Posted by Rhan Pemberton in Atlanta DUI Law on March 23, 2015
One of the questions I get the most is “The officer didn’t read me my Miranda Rights. Is this enough to get my case dismissed?” The answer is generally no. Miranda Rights are very popular because of tv and movies. Everyone knows them, and can usually recite them by heart. “You have the right to remain silent. Anything you say can, and will, be used against you in a court of law…” For a full list of the Miranda Rights follow this link.
The Miranda Rights come to use from the case of Miranda v. Arizona. The case may be found here.
Miranda Rights Don’t Apply In Most Cases
Despite their popularity Miranda Rights do not apply in most arrest situations. In order for Miranda to apply there must be custodial interrogation. What this means is someone must be in police custody i.e. they are not free to leave, and they must be interrogated, or questioned. Absent these 2 requirements Miranda does not apply. Since this does not happen in most police arrest situations Miranda is not going to apply in their case. Many times people are not in custody when they are questioned (even though they may not feel like they are free to leave). On the other hand, if people are in custody they are not being questioned.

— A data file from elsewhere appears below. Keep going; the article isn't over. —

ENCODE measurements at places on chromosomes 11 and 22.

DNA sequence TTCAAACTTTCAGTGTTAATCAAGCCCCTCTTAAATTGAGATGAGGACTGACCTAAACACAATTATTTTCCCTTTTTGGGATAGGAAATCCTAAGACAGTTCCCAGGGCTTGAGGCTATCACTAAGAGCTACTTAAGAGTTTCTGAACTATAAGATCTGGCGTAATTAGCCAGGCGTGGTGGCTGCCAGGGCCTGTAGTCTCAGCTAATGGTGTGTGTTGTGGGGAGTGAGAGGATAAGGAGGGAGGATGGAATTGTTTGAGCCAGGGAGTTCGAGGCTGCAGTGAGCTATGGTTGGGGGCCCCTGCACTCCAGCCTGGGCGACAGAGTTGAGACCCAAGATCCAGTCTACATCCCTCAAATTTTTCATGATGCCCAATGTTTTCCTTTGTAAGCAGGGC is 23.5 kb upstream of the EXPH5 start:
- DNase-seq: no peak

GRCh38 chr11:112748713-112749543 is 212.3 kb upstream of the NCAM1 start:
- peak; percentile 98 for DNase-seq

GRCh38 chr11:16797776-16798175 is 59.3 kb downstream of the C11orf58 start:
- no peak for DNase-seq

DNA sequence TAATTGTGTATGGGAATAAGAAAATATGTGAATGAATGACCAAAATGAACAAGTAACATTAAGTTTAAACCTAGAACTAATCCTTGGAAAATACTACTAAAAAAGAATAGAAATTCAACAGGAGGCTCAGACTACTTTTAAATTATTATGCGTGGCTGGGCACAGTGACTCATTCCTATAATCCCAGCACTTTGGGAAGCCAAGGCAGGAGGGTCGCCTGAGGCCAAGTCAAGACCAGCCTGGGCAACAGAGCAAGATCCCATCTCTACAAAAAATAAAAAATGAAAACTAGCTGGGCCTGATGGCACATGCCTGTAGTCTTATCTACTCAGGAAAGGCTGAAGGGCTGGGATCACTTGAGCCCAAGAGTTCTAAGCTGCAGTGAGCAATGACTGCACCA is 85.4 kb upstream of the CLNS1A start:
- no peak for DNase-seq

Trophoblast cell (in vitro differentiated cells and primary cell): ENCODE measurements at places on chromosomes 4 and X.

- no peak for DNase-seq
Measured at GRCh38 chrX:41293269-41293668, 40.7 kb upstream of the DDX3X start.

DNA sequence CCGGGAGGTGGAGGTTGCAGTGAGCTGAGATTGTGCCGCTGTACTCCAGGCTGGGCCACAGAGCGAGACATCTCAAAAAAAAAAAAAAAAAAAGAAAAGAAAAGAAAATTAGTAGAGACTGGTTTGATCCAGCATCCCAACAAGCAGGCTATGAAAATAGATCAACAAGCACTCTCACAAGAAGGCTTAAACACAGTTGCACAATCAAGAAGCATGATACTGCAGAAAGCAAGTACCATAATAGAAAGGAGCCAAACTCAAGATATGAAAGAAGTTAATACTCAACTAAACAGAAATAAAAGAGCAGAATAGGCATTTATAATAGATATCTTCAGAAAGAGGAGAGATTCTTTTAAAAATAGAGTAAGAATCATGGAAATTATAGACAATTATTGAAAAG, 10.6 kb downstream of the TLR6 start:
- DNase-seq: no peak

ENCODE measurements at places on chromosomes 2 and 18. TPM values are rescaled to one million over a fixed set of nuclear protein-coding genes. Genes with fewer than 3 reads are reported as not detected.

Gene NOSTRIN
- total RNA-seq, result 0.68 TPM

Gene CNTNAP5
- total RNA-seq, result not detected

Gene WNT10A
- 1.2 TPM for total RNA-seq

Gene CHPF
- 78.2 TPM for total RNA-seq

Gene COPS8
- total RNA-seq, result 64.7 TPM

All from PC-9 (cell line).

Miranda Rights Do Not Apply In Most DUI Arrests
You are not entitled to have your Miranda Rights read to you during a DUI investigation. The Georgia appellate courts have ruled that drivers suspected of DUI are not in “custody.” As ridiculous as this notion is because we know you are not free to leave when the officer asks you to perform field sobriety tests, the appeals courts disagree.
Miranda Rights do apply in DUI cases where you have been arrested, and then the officer asks you to perform field sobriety tests or submit to a portable breath test. In this scenario if the officer does not read you your Miranda Rights the evidence gathered against you is inadmissible.
There Are Many Exceptions to Miranda Rights
Even when an arrest requires the reading of Miranda Rights failing to do so may not mean the evidence gathered against you is automatically excluded. There are so many exceptions to Miranda they are almost worthless today.
Miranda Rights: Almost Worthless, But Not Quite
Even though Miranda Rights have been watered down, and no longer offer as much protection as they used to, it is still a valid argument in many criminal defense proceedings. Miranda may still be used to exclude evidence against the accused. While it may no longer be as powerful as it once was it’s still a useful tool.
The next time you’re watching Law & Order, and you hear those familiars words, remember that Hollywood often uses Miranda Rights to add to the drama of their program. In real life, Miranda Rights are not given after every arrest.